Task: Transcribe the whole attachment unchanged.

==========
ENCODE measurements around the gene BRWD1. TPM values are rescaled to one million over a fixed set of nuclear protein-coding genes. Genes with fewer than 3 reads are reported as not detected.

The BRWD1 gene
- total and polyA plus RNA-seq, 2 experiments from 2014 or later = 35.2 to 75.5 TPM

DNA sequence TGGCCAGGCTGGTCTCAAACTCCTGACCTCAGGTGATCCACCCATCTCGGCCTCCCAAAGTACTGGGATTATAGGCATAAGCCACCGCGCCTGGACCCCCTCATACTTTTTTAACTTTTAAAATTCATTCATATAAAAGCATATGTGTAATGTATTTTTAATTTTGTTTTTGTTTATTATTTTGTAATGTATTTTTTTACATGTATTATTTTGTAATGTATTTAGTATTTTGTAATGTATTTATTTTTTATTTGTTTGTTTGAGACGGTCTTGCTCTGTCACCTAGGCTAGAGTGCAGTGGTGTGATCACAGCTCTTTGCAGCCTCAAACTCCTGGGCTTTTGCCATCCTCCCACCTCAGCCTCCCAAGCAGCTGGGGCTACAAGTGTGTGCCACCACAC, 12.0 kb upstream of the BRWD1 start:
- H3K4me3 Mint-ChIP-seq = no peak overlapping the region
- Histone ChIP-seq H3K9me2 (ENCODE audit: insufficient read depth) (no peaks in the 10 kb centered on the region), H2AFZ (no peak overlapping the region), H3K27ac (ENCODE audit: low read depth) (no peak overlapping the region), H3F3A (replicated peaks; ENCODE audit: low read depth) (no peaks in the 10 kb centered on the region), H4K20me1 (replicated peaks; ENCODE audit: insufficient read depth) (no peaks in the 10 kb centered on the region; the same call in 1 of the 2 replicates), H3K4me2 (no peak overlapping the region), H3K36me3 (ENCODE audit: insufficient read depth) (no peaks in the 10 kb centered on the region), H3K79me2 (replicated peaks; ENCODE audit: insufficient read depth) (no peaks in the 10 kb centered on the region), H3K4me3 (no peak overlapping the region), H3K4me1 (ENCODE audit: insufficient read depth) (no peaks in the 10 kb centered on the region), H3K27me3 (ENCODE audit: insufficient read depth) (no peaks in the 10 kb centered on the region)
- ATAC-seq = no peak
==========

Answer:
ENCODE measurements around the gene BRWD1. TPM values are rescaled to one million over a fixed set of nuclear protein-coding genes. Genes with fewer than 3 reads are reported as not detected.

The BRWD1 gene
- total and polyA plus RNA-seq, 2 experiments from 2014 or later = 35.2 to 75.5 TPM

DNA sequence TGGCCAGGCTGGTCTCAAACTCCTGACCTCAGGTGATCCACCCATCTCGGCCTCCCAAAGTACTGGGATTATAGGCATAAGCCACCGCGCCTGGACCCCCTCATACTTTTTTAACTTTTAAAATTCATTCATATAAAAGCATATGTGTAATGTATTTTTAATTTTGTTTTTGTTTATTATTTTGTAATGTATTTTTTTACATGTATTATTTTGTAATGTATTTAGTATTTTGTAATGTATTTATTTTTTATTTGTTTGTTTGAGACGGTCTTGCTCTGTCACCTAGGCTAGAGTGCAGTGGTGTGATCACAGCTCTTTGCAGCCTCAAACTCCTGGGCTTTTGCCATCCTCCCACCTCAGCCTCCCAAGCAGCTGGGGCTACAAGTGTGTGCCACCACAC, 12.0 kb upstream of the BRWD1 start:
- H3K4me3 Mint-ChIP-seq = no peak overlapping the region
- Histone ChIP-seq H3K9me2 (ENCODE audit: insufficient read depth) (no peaks in the 10 kb centered on the region), H2AFZ (no peak overlapping the region), H3K27ac (ENCODE audit: low read depth) (no peak overlapping the region), H3F3A (replicated peaks; ENCODE audit: low read depth) (no peaks in the 10 kb centered on the region), H4K20me1 (replicated peaks; ENCODE audit: insufficient read depth) (no peaks in the 10 kb centered on the region; the same call in 1 of the 2 replicates), H3K4me2 (no peak overlapping the region), H3K36me3 (ENCODE audit: insufficient read depth) (no peaks in the 10 kb centered on the region), H3K79me2 (replicated peaks; ENCODE audit: insufficient read depth) (no peaks in the 10 kb centered on the region), H3K4me3 (no peak overlapping the region), H3K4me1 (ENCODE audit: insufficient read depth) (no peaks in the 10 kb centered on the region), H3K27me3 (ENCODE audit: insufficient read depth) (no peaks in the 10 kb centered on the region)
- ATAC-seq = no peak